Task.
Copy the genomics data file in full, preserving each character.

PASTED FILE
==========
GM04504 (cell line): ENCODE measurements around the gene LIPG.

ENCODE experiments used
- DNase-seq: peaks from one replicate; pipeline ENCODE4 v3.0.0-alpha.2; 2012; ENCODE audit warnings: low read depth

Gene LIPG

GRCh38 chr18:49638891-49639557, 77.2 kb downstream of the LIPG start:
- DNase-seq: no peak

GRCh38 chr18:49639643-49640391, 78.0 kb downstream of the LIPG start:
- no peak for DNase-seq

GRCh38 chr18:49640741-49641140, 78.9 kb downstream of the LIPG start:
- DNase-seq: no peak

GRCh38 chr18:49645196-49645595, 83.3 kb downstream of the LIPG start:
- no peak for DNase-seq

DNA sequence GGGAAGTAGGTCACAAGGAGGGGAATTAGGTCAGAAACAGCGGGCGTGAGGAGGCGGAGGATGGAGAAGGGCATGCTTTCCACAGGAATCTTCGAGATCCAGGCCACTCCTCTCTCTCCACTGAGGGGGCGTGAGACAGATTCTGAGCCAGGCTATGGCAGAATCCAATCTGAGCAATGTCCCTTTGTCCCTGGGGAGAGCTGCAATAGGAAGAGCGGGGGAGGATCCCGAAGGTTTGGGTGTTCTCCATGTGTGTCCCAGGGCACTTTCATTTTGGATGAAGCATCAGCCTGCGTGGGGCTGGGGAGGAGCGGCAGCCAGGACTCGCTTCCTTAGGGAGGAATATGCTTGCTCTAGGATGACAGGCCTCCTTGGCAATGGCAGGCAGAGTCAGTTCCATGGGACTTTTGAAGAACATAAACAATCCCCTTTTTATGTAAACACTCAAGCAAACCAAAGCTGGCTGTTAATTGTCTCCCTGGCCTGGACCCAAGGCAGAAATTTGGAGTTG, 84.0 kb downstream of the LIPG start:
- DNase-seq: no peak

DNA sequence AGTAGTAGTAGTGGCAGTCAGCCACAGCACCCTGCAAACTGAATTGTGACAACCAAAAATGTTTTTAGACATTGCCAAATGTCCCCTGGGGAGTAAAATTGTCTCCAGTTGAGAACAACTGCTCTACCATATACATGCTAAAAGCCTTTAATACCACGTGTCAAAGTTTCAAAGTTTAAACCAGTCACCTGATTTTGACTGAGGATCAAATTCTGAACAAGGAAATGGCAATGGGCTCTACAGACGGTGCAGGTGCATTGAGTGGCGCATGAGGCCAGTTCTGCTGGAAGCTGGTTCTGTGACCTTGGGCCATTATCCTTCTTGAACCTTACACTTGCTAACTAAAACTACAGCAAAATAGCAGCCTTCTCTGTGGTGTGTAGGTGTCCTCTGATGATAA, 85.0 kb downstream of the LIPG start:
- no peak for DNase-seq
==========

GM04504 (cell line): ENCODE measurements around the gene LIPG.

ENCODE experiments used
- DNase-seq: peaks from one replicate; pipeline ENCODE4 v3.0.0-alpha.2; 2012; ENCODE audit warnings: low read depth

Gene LIPG

GRCh38 chr18:49638891-49639557, 77.2 kb downstream of the LIPG start:
- DNase-seq: no peak

GRCh38 chr18:49639643-49640391, 78.0 kb downstream of the LIPG start:
- no peak for DNase-seq

GRCh38 chr18:49640741-49641140, 78.9 kb downstream of the LIPG start:
- DNase-seq: no peak

GRCh38 chr18:49645196-49645595, 83.3 kb downstream of the LIPG start:
- no peak for DNase-seq

DNA sequence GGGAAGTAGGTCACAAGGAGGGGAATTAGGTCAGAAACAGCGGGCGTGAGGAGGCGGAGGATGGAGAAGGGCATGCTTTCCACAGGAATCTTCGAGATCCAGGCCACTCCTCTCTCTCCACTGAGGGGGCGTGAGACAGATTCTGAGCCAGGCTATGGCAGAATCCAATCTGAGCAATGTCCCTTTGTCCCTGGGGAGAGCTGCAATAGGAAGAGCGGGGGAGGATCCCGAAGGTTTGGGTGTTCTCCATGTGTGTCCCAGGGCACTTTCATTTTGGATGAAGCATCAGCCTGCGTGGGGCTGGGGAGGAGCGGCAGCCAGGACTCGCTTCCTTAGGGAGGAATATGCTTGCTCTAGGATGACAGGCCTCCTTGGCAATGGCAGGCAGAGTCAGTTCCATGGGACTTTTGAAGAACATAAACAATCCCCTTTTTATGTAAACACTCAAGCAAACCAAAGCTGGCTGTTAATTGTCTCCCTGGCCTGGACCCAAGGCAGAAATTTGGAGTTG, 84.0 kb downstream of the LIPG start:
- DNase-seq: no peak

DNA sequence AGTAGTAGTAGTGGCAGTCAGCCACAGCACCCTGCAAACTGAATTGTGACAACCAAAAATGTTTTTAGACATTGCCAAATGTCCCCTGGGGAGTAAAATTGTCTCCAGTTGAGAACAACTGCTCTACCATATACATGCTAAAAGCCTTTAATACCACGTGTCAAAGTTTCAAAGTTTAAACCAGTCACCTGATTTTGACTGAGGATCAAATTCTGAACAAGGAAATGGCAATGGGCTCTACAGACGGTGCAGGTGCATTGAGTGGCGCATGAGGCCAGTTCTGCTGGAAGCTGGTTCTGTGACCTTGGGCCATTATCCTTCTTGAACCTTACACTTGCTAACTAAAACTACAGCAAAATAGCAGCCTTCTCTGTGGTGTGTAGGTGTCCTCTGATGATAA, 85.0 kb downstream of the LIPG start:
- no peak for DNase-seq